What NOT to do With Social Media

12 Dec

Small business owners and their employees have always been busy—busy getting the job done, busy following up on leads, busy managing employees, busy figuring out how to fit time with their families into already crowded calendars. Added to everything else, you’re increasingly feeling the pressure to create and maintain an online social presence. Social media is important for businesses; however, we want you to know how not to proceed. Here’s our list of often-heard statements and logic in refuting them:

    1. You need to be on every social network.
      There’s not enough time in the day to be on each social network! As with any media, knowing your target audience will drive the decision on whether to engage on (#1) Facebook with 750 million; (#3) LinkedIn with 110 million; (#11) CafeMom with 12.5 million; (#13) Meetup with 7.5 million unique monthly visitors* or any of dozens of other sites. 

    1. Social media is completely free.
      Although creating an account and uploading your business information doesn’t cost anything, you’ll want to pay a professional to design a custom page. And posting messages isn’t free unless your time is worth nothing. Social media is like a friendship; the more effort you put into it, the more rewarding it becomes.

    1. All you need is social media.
      I’ve had potential clients ask why they should invest in a website when they can be on Facebook for free. If you wouldn’t build your home on property that you don’t own, why would you build your online business presence on a site you have no real control over?

    1. You can outsource your social media or let an intern manage it.
      Whether you’re General Motors or the pizza guy down the street, social media is your opportunity to connect with followers in a personal way. Include photos, speak in your own voice—and inject some humor and insights. It’s difficult for someone not intimately involved with your business to sound knowledgeable and authentic.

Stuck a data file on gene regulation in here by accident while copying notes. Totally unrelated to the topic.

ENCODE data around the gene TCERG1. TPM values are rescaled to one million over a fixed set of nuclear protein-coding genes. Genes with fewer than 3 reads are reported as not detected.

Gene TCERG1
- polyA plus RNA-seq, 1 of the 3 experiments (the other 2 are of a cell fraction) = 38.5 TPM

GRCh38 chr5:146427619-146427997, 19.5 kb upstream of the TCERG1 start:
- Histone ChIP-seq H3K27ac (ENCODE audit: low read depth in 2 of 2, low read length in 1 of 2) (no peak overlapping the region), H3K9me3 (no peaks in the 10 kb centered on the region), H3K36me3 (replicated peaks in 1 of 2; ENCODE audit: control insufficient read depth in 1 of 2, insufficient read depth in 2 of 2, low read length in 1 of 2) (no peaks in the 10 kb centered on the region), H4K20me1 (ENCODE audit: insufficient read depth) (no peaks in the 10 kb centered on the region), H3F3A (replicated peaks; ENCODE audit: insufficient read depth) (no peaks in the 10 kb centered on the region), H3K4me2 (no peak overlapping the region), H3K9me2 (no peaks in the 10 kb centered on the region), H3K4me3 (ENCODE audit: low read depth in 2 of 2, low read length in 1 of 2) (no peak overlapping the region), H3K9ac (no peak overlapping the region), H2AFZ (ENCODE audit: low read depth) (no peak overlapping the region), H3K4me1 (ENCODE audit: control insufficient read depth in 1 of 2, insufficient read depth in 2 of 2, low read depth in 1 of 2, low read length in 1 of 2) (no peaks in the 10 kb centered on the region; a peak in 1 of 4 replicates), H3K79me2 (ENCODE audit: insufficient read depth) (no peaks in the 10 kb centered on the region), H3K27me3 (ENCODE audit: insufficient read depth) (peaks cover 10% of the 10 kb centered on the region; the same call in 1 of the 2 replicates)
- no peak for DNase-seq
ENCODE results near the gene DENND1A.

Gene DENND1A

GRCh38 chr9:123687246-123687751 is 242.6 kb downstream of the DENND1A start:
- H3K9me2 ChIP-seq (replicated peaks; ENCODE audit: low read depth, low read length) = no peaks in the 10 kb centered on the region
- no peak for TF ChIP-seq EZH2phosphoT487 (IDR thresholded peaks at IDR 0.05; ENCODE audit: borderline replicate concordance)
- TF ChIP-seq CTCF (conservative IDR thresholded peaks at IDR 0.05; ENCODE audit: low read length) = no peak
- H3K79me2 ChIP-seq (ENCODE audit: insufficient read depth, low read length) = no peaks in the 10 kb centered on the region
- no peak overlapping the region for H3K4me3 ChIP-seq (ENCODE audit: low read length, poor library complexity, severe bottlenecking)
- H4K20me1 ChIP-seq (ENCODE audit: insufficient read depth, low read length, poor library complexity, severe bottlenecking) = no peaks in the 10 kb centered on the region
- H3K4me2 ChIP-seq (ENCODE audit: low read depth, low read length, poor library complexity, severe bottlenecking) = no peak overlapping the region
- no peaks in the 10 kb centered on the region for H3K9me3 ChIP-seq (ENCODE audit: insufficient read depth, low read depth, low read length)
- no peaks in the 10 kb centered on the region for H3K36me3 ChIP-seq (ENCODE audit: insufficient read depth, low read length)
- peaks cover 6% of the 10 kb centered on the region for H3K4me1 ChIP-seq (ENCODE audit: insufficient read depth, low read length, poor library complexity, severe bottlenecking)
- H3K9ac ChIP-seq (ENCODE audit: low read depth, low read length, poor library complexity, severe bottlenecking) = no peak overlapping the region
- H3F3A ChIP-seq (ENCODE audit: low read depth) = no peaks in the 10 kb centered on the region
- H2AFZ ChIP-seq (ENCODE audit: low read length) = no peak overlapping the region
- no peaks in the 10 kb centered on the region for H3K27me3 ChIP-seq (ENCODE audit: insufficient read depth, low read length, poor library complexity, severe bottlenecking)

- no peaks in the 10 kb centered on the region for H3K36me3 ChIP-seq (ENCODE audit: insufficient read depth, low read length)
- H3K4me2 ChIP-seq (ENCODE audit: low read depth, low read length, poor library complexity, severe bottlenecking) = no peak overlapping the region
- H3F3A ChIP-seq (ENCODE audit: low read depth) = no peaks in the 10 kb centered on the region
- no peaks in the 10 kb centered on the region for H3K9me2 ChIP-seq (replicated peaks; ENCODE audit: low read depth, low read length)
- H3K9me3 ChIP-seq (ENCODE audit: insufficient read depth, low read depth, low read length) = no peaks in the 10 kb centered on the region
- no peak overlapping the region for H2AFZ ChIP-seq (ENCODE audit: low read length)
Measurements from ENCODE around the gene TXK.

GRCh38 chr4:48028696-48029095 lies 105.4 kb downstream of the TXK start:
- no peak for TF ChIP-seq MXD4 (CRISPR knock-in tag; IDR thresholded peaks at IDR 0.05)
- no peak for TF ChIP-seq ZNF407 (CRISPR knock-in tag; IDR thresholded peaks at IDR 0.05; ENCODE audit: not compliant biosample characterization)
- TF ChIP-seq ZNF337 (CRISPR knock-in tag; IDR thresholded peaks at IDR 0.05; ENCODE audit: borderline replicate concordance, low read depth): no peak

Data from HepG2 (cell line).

1. You should only post messages about your company.
      Like the loud woman at a party who talks incessantly about herself, posting only messages that are company-related quickly gets boring! A good rule to follow is that 20 percent of your posts can be company/sales-related and the other 80 percent should inform and entertain your followers.

    1. Don’t let your employees use social media.
      You can also ask the wind not to blow; you can’t keep your employees off of social media. Instead, ask them to “use good judgment” as they connect with their families, friends and associates.

    1. You shouldn’t ask people to comment, follow, or retweet you.
      Of course you should. Just not for everything you post.

    1. Don’t respond to negative comments/Disable comments to avoid negative comments/Delete negative comments.
      Immediately address a negative comment with an explanation and, if needed, an apology. By being upfront and transparent you can sometimes turn a disgruntled customer into an appreciative one. If you disable comments, you’re taking away the interactive qualities that make social media attractive to so many. And, because of screen shots and smart phones, you can’t assume a negative comment will go away by hitting delete.

    1. Respond to every negative comment.
      Unlike a legitimate negative comment or complaint, you may someday be harassed by a “troll” whose intent is to stir up trouble. If this is the case, don’t try to win.

  1. You don’t need a strategy for social media.
    Social media is another tool in your marketing kit. Thinking through what you want to accomplish with it requires a plan.Contact Julie to discuss ways that social media can work for your business.

*Numbers are from ebizmba.com/articles/social-networking-websites.

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